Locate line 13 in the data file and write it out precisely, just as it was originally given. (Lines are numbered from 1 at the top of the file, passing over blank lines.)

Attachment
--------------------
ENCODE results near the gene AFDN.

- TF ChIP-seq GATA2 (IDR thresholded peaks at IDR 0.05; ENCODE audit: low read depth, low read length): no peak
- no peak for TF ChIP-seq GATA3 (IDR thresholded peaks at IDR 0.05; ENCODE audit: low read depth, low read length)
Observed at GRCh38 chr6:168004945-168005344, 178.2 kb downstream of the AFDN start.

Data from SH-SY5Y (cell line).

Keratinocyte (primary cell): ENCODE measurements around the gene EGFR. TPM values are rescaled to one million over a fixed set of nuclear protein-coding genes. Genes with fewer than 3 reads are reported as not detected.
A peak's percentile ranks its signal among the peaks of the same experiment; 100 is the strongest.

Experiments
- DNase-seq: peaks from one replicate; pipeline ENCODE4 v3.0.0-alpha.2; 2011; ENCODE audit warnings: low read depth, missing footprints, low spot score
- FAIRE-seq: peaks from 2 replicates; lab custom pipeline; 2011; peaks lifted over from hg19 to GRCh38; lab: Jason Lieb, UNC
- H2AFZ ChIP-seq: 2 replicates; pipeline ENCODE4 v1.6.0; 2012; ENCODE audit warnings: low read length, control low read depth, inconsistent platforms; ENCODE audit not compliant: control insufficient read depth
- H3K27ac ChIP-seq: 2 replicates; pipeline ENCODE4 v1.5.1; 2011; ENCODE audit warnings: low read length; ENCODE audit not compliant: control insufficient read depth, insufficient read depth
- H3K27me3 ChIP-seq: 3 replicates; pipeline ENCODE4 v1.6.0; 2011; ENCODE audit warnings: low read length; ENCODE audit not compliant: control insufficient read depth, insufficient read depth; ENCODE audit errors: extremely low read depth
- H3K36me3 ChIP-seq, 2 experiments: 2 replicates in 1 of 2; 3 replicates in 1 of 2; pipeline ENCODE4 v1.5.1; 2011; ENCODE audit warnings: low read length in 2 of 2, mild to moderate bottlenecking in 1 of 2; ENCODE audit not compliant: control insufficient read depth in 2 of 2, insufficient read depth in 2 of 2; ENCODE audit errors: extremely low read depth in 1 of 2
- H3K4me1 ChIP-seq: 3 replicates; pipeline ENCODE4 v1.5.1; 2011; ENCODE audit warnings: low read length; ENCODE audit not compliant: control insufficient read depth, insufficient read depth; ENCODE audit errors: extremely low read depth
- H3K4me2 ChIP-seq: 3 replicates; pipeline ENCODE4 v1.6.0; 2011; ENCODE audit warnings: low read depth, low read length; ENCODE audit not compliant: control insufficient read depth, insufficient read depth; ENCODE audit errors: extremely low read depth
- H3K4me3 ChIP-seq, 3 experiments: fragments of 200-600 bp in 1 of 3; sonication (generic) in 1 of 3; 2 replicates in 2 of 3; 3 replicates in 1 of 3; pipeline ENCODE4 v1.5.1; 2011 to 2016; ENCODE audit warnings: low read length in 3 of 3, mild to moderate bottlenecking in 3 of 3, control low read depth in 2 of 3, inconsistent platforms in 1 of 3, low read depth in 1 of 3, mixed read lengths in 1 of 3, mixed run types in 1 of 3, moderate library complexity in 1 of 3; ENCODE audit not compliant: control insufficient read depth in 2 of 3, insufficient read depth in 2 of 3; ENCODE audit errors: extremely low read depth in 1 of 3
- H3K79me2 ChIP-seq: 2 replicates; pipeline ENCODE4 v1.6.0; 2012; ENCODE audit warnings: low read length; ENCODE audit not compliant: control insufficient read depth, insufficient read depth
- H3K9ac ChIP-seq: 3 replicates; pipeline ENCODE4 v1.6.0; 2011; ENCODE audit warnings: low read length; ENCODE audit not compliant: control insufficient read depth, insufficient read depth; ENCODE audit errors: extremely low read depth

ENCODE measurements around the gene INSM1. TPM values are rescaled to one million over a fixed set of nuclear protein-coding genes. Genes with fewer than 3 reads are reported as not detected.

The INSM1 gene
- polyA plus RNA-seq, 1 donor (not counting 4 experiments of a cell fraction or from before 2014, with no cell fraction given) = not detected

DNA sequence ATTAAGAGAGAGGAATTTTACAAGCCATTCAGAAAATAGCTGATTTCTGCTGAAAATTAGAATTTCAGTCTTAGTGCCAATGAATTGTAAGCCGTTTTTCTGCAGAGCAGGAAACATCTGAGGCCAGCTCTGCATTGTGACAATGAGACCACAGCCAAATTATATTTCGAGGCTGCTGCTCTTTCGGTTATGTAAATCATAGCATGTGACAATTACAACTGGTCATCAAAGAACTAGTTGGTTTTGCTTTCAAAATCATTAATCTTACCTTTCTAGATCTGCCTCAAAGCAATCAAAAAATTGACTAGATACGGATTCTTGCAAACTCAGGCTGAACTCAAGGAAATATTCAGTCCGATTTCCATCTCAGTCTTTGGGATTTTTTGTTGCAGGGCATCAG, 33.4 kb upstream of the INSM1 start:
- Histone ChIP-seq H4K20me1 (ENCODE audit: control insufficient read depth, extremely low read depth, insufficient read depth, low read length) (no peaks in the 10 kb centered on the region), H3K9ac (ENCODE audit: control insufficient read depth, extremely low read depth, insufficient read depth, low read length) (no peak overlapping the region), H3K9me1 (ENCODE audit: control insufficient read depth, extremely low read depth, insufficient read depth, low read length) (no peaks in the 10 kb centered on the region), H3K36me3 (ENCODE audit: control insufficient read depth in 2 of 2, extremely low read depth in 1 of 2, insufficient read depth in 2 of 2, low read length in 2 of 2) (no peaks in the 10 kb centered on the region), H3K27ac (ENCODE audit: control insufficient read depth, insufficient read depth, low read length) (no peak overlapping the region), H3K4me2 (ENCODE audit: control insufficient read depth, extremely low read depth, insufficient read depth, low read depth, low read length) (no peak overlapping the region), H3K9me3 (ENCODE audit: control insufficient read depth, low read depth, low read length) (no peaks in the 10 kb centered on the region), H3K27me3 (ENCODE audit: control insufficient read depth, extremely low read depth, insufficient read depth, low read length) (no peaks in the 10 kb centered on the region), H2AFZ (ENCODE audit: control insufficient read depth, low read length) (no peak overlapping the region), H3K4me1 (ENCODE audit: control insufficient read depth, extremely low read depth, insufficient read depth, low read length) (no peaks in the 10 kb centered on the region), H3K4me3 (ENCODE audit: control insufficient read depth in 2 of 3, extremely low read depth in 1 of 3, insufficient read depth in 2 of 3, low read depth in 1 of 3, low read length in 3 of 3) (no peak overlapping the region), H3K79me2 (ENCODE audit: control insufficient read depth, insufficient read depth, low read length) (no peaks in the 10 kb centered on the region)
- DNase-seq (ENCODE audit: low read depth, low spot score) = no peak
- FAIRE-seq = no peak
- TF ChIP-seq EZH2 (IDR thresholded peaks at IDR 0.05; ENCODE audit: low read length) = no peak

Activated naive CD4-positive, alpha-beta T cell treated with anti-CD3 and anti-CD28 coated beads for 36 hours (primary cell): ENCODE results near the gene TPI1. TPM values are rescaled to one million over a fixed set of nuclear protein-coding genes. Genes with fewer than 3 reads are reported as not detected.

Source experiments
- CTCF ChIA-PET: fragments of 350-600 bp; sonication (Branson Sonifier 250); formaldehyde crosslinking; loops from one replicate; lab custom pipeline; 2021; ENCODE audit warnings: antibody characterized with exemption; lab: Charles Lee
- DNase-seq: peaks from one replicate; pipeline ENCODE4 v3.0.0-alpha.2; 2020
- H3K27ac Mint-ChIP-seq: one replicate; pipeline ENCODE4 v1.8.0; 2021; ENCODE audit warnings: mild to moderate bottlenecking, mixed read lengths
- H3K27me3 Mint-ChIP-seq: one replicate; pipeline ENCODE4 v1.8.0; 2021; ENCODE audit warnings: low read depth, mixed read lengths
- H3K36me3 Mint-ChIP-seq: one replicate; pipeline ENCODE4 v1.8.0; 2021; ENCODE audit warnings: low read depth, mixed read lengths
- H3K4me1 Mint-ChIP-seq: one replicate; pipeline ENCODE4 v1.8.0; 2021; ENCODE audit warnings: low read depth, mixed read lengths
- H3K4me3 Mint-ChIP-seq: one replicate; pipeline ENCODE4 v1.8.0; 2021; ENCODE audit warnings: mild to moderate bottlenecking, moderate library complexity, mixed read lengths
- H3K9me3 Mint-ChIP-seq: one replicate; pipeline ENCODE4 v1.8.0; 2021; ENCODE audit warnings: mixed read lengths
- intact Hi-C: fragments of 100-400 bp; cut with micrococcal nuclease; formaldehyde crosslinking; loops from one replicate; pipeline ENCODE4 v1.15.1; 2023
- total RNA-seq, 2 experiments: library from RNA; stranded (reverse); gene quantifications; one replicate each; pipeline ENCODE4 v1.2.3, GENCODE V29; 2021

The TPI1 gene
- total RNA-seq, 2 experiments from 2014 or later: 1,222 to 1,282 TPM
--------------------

- H3K27me3 ChIP-seq: 3 replicates; pipeline ENCODE4 v1.6.0; 2011; ENCODE audit warnings: low read length; ENCODE audit not compliant: control insufficient read depth, insufficient read depth; ENCODE audit errors: extremely low read depth